Pseudomyxoma Peritonei

Pseudomyxoma peritonei (PMP) is a rare malignant disease (1-2 cases per million per year) that most often originates from the appendix and presents as a mucinous adenocarcinoma growing in the peritoneal cavity. The abundance of mucinous ascites secreted by the more common low-grade (LG) subtype of PMP leads to progressive obstruction, which is eventually fatal. In addition to mucin production, the high-grade (HG) subtype of PMP is able to invade surrounding tissues and organs, thereby shortening the survival time when compared to the LG disease. We have analyzed the mutational profile of PMP and found KRAS mutation to be frequent and nearly always combined with mutated GNAS or other component of the cAMP-PKA signaling pathway. Further we have identified CEA and EpCAM proteins to be ubiquitously expressed in PMP cells, thus serving as immunohistochemistry markers to detect PMP cells. We have a representative series of over hundred formalin-fixed, paraffin-embedded (FFPE) PMP tissue specimens. In PMP research, we participate in the COST Action CA17101, European Network on Pseudomyxoma Peritonei.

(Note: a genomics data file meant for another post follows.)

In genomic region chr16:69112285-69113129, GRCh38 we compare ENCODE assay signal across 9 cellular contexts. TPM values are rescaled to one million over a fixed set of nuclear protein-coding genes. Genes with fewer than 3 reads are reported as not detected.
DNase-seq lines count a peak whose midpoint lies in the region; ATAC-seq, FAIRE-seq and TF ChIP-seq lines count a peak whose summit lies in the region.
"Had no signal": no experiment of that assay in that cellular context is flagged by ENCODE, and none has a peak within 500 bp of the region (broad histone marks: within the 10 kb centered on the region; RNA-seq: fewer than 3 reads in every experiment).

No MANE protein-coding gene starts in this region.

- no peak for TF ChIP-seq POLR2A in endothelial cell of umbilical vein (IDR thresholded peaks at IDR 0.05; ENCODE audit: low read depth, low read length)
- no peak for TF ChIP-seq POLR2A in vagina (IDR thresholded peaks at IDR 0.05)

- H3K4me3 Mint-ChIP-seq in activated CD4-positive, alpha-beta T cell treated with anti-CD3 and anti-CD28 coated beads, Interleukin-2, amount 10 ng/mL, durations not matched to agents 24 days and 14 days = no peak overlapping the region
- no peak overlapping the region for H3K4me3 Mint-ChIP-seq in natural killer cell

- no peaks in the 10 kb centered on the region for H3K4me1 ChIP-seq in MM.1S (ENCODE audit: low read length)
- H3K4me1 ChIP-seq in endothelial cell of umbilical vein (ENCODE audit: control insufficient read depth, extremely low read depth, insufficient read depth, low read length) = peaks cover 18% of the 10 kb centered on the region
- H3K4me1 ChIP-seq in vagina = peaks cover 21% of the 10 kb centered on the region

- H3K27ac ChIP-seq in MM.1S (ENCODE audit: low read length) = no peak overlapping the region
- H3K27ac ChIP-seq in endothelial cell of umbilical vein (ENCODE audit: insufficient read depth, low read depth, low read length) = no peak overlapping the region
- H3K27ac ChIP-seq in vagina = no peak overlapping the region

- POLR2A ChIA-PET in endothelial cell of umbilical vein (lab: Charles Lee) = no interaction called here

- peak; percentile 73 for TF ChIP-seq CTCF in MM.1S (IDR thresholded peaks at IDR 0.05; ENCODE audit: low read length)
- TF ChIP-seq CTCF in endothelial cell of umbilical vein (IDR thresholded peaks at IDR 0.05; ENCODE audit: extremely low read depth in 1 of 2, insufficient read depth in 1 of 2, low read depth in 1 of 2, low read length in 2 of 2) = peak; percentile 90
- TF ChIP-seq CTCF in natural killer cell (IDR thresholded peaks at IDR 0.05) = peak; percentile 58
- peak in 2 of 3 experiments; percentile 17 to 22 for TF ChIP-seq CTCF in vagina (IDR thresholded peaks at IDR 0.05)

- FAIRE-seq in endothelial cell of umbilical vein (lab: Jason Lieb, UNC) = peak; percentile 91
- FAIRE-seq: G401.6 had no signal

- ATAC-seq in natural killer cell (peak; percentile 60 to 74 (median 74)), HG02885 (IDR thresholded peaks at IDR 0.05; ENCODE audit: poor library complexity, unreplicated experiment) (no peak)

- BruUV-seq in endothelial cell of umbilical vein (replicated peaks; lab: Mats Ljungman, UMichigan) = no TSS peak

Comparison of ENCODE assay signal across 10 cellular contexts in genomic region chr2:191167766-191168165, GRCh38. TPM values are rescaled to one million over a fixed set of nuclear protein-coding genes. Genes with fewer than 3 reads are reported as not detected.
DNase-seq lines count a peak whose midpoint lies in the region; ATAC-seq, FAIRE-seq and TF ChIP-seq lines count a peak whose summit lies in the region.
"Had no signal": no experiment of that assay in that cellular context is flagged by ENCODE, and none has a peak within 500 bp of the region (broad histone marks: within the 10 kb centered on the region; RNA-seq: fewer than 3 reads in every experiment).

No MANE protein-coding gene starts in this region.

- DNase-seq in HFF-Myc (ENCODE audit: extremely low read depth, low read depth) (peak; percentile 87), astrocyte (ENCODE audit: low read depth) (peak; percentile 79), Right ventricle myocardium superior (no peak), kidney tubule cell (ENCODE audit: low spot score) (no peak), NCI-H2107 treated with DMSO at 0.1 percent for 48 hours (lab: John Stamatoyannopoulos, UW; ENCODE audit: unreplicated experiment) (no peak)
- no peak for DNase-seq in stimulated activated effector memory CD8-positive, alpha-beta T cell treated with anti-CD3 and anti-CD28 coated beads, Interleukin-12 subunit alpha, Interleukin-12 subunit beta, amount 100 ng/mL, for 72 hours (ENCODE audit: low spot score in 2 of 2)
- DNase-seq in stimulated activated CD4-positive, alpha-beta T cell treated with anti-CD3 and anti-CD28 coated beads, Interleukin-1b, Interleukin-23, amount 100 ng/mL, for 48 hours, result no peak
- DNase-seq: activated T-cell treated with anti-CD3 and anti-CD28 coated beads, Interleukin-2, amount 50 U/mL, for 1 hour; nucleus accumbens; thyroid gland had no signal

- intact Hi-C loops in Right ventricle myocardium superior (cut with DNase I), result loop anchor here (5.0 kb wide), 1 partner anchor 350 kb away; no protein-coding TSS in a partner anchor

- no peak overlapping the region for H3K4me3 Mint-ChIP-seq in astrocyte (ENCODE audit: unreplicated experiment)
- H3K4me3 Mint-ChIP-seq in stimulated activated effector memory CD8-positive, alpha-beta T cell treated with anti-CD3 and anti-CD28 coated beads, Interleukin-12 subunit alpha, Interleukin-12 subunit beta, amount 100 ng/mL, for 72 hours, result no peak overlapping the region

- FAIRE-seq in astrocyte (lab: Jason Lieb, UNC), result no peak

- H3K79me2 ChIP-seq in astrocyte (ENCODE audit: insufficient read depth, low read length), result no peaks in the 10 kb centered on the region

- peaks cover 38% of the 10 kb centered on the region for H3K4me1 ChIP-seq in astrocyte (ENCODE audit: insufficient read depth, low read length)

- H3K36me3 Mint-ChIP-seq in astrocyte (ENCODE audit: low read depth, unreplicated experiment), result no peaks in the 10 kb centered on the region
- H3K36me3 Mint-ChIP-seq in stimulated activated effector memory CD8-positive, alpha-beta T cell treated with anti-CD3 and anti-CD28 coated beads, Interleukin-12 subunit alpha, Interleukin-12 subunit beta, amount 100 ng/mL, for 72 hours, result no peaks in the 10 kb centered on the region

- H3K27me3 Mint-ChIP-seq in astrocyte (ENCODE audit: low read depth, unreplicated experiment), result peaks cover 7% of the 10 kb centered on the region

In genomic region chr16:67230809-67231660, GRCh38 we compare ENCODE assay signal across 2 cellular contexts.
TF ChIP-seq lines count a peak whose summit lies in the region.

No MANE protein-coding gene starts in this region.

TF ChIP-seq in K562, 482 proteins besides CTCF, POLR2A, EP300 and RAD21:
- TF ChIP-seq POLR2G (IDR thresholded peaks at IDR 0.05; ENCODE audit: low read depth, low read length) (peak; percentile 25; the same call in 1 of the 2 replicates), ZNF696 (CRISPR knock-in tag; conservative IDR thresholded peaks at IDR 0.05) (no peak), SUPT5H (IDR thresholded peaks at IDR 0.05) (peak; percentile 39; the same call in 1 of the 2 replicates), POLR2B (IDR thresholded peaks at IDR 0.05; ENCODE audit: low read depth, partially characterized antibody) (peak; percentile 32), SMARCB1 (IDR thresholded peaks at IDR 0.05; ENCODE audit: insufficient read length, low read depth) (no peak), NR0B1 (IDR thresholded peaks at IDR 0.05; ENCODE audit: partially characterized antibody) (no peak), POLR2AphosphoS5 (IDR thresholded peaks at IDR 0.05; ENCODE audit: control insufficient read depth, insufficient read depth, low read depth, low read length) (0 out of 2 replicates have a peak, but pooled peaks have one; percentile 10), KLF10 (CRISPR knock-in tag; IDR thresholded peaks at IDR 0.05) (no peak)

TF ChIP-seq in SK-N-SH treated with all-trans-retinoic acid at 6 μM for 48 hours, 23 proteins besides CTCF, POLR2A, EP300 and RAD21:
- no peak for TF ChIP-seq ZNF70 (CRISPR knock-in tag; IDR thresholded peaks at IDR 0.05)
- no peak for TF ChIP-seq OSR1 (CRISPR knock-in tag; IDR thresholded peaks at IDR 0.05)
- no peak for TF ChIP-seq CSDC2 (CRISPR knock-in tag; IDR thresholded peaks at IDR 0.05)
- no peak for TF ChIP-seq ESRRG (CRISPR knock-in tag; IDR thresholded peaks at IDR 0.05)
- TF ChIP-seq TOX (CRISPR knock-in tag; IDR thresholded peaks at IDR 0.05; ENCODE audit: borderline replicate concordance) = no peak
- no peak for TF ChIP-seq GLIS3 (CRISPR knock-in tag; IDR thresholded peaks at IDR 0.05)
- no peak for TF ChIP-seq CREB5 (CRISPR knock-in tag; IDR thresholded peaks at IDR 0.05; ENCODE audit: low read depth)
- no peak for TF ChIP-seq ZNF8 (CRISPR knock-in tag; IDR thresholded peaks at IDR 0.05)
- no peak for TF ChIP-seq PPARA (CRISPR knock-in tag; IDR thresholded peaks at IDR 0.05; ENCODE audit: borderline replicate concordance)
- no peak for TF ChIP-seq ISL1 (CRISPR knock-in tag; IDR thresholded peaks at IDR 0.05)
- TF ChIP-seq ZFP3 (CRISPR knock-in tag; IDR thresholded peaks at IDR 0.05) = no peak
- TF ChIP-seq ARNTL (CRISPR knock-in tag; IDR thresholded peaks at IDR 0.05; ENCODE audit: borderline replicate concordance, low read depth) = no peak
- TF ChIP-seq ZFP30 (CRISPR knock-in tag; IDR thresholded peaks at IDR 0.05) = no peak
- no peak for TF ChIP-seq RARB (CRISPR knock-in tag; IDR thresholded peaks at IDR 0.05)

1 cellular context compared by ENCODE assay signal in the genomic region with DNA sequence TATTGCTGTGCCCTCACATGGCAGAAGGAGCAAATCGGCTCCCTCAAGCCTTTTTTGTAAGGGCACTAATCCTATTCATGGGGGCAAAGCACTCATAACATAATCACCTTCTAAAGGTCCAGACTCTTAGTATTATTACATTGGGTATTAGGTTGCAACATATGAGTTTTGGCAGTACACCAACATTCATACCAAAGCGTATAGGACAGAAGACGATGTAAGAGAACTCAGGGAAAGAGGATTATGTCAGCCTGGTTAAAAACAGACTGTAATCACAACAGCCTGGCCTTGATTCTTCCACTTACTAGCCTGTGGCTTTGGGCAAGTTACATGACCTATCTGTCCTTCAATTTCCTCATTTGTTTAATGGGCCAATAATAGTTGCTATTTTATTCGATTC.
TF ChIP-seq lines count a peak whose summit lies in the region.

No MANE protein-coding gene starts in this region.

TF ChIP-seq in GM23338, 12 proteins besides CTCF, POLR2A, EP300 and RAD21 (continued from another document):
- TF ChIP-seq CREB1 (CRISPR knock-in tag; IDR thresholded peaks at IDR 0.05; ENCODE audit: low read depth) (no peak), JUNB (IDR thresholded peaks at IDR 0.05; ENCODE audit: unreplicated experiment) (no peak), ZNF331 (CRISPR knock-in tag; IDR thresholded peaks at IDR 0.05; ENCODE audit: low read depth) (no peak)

Colorectal Cancer

Defects in mismatch repair genes lead to microsatellite instable (MSI) colorectal cancer (CRC), which accounts for approximately 15% of all CRC cases. Clinically it is important to recognize MSI status, which is the basis of tumor grading (WHO, IARC Press, 2010), has an effect on prognosis and, in certain cases, directs adjuvant drug treatment of the patients. We have a large CRC series of nearly five hundred FFPE specimens of which we have analyzed both MSI and BRAF V600E mutation status.